Many people in Israel thought about the coming of the Messiah. They would speak of it, but no one could have imagined how it was going to actually happen. They could imagine a great leader, who would overcome the Roman government and establish Israel's national sovereignty. They pictured some former glory or some transcendent future glory for their nation.
Who would have imagined:
- That a relatively poor couple from Nazareth would be the Messiah's parents.
- That they would give birth to their child in a different city because of a taxation rule.
- That the city would be so crowded, the baby would be born in a stable.
Well, the story gets more incredible as it progresses… Jesus was first honored by shepherds, and then later, by foreign magi - not by the honorable religious leaders of Israel. Sight unseen, a Roman-appointed King gave an order to kill Jesus. This resulted in a wholesale massacre of children in the immediate area.
As Jesus began His ministry, He was announced by a rugged man of the wilderness and disregarded by the political and religious officials. Though Jesus spoke wonderful words and did miraculous works of benevolence, He was mocked and maligned. Several attempts on His life were made, culminating in a pre-dawn abduction and illegal trial. Jesus was condemned, based on false charges, and turned over to the Roman authorities, who had him crucified along with two thieves.
No one could imagine all this! Yet, it was all predictable, because Scripture, written hundreds of years earlier, had described these events. The story was written by different writers, at different times, here a little and there a little. See Isaiah 7:14; Micah 5:2; Jeremiah 31:15 (Matthew 2:16-18); Isaiah 40:3-5 (Mark 1:1-11; Luke 3:1-6) Isaiah 53; Psalm 22; 69. Everyone in Israel wanted a Messiah. No one could have naturally imagined that He would be someone like Jesus (Matthew 16:16-17).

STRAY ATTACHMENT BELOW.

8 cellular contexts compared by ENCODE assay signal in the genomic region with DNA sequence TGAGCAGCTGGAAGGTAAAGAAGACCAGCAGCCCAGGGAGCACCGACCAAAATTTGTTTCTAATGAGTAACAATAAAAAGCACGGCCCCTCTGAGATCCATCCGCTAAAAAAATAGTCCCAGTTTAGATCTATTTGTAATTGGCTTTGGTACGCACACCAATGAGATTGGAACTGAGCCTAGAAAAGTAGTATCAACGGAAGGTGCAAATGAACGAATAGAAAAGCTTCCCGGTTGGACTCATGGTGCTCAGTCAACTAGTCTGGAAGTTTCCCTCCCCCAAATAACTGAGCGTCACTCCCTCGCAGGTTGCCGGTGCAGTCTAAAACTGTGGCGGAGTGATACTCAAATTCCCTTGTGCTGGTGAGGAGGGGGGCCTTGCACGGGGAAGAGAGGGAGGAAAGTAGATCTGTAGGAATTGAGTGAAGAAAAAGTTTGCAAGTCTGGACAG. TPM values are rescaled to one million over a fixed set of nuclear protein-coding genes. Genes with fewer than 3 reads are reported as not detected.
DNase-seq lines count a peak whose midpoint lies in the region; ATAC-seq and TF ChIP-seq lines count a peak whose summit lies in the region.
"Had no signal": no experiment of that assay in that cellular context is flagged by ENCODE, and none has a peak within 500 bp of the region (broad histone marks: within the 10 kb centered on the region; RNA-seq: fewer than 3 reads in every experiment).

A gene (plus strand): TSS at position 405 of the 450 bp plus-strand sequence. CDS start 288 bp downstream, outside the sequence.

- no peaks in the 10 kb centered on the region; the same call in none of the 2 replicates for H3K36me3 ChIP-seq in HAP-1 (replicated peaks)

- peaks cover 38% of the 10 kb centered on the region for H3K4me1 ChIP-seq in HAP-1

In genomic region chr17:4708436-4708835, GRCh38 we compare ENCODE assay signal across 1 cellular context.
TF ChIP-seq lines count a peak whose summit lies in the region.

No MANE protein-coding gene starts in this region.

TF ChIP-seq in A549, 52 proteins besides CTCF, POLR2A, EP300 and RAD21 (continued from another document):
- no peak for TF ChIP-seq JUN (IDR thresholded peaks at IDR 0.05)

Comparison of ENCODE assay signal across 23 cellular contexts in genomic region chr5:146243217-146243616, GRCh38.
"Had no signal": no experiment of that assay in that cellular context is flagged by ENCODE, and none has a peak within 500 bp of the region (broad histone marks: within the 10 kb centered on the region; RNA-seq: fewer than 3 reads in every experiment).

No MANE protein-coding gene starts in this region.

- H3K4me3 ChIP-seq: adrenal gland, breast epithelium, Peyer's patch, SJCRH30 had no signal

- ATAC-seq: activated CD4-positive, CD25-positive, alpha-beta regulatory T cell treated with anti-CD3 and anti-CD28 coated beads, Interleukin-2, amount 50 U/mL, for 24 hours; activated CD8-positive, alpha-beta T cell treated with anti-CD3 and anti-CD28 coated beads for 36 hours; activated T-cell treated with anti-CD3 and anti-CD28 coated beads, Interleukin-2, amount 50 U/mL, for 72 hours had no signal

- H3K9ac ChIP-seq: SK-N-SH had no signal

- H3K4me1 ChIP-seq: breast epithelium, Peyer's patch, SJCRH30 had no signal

In the first chapter of John, Jesus Christ is called "The Word of God" and "The Light" that "shines in darkness," "which lights every man" (John 1:1-9). In this same passage, the world is described as "darkness" (John 1:5). We are also told that the darkness did not "comprehend" or "overcome" the light. Translations differ, here, but the verb means "to understand, grasp, or overcome." Put it together and what we are being told is that the world could not figure Him out. The world couldn't handle the coming of Christ. The world could not understand and receive Him. The world could not defeat Him. See John 1:10-11; 5:37-47; 16:33.
So, now we ask, "Why can't this dark world understand, receive, or overcome Christ?"
The light of Christ was not / is not comprehended and received, because men naturally hate light - John 3:19-20
Those who love darkness and are accustomed to it are naturally irritated by bright light and avoid it. This is demonstrated by early man's knowledge of the true God, which they suppressed. Those who knew the truth, rather propagated notions of other gods, to replace the knowledge of the true God. See Romans 1:18-32; Ecclesiastes 7:29; I Corinthians 2:14 (cp. 1:18-31).
The light of Christ was not / is not comprehended and received because Satan interferes and distracts them - John 8:42-45
Our enemy Satan hates Christ and the Gospel. His purpose is to lie and to deceive men, so that they cannot believe and be saved from sin (II Corinthians 4:3-4). Some men are blinded by Satan through terrible moral darkness and the pursuits of earthly pleasures and wealth (I John 2:15-16; Ephesians 2:2-3). Others are blinded by a competing false light. It can be philosophical, religious - even a falsely so-called "Christian" gospel, that appears to be righteous and holy (Galatians 1:6-12; II Corinthians 11:3,13-15; Colossians 2:8; I John 4:1-6; Jude 1:3-4; cp. Proverbs 14:12; 16:25).
The light of Christ can only be comprehended and received by the preaching of the Gospel and the work of the Holy Spirit - John 1:9-13
The Gospel is God's power to break through to sinful men (Romans 1:16). God's Spirit uses the Gospel to break through the darkness, overpower Satan's influence, and draw men to Christ (Matthew 16:13-17; John 6:44-45,63; Acts 26:18; Ephesians 2:1-10). God also uses people to do this great work. We need to walk with the Lord. Our lives must demonstrate the example of what a person looks like, who is born again and following Jesus. The testimony of our lives must be accompanied with a humble, confident declaration of what the Gospel teaches. It is in this two-fold manner that we must let our light shine before men. See Matthew 5:14-16; Romans 1:14-18; 10:8-17; I Corinthians 1:18,21; 2:1-5; II Corinthians 4:1-6; Ephesians 3:8-9; Philippians 2:14-16; I Thessalonians 1:5-10; I Peter 3:15.